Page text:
handedly fighting back a Malthusian
nightmare of famine across the globe

while working directly in the field efit for this Green Revolution. By
with farmers to address their con- using fewer animals as sources of
cerns. He's often been credited with fertilizer, artificially fertilized crops
saving the lives of a billion people. also reduce greenhouse gas emis-
But Dr. Borlaug's fight is far from sions. Genetic or chemical additives
over. In Africa and other areas of the fight weeds, which allows for farmers
globe, there are still people dying of to reduce labor and burn less oil to
hunger. It's unjust, and politics is one work farm equipment and keep crops
of the main reasons this situation per- healthy. Studies like the one conduct-
sists. Besides dictators and warlords ed by Graham Brookes of PG Eco-
controlling regions via the control of nomics credit genetically modified
food, pro-organic crop groups have crops with curbing global warming is
advised some African nations to only equal to removing over 4 million cars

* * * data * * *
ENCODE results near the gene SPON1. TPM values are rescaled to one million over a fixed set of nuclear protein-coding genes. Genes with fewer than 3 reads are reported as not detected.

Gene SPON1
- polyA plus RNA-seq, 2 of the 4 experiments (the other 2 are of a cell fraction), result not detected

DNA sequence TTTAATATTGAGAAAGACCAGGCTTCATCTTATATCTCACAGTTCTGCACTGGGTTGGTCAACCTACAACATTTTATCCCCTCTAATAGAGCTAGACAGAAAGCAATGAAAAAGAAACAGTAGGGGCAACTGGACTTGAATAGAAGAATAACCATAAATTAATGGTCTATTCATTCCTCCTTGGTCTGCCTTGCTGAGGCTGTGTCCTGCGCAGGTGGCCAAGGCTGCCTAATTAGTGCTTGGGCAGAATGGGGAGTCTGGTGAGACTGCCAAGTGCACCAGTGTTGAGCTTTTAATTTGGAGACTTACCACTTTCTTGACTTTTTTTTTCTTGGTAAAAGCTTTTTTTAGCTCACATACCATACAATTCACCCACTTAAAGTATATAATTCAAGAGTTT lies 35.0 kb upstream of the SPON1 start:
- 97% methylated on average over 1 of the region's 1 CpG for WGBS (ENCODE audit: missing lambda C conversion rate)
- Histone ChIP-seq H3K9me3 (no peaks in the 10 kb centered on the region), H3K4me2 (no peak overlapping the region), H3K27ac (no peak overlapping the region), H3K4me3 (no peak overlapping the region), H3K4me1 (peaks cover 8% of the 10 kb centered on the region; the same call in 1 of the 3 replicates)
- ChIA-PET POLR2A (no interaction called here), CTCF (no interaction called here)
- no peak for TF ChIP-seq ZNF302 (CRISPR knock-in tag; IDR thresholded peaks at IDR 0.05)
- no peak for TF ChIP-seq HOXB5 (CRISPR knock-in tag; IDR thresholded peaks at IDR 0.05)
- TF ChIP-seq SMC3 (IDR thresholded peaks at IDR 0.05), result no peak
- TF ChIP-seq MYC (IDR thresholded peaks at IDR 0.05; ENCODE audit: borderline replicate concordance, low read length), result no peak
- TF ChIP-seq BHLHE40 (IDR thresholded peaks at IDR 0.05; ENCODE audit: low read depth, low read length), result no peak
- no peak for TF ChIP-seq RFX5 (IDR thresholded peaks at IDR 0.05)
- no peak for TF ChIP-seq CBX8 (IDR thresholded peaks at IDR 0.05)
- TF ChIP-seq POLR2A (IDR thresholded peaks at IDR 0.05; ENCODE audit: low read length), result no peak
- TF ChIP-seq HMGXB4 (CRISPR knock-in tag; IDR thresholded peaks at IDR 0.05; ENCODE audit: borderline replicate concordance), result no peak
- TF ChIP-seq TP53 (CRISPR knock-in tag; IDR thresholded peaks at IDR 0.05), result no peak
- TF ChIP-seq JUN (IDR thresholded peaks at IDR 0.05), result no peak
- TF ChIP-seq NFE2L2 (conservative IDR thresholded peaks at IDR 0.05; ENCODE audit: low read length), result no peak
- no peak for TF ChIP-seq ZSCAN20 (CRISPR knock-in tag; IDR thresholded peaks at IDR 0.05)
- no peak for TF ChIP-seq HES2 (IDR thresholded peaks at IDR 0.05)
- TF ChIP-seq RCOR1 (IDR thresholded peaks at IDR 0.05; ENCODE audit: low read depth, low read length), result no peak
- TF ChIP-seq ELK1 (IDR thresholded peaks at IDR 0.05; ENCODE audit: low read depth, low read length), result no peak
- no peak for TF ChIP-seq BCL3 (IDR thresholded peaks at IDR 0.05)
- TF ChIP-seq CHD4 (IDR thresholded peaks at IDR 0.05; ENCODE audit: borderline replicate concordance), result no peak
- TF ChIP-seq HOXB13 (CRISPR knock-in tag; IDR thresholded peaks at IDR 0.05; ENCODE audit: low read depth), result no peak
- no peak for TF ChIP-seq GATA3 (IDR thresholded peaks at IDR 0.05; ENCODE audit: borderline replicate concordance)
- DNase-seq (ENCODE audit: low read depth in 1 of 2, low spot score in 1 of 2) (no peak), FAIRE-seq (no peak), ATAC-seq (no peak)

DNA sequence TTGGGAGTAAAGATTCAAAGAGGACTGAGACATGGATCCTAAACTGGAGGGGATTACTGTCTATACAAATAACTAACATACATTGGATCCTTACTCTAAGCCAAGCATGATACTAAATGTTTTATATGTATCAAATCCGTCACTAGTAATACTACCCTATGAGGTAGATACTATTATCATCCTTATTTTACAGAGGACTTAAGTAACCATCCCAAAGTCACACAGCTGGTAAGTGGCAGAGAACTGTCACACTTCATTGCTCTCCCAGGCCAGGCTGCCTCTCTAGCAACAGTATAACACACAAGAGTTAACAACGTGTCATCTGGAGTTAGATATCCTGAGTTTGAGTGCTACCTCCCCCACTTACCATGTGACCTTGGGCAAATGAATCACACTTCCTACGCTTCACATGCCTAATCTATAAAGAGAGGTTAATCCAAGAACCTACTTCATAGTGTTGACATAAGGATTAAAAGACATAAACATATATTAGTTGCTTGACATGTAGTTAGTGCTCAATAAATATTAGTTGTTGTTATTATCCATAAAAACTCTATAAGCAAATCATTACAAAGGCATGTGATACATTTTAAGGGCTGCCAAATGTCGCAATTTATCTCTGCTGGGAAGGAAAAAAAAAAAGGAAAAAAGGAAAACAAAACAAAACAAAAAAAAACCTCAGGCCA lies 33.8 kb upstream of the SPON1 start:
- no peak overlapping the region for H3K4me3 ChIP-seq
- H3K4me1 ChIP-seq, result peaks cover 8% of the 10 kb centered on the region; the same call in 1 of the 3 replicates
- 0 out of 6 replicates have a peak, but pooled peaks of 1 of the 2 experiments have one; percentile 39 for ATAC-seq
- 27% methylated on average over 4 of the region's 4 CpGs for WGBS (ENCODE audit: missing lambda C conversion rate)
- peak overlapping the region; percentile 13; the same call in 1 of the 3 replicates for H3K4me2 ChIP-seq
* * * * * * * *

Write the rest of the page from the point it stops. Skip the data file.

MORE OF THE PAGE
grow crops organically, strangling from the road.
their food diversity and yield options If you study archeology, you learn
with inefficient farming methods and that you can trace back human agri-
non-genetically modified crops. The culture by looking at plants and the
question should not be whether or not food we ate. Corn, wheat, fruit - all
science is allowed to change our food of these things looked very little like
to meet the pressing needs of people they do today. We have been breeding
around the globe. Borlaug's work is them since before recorded history to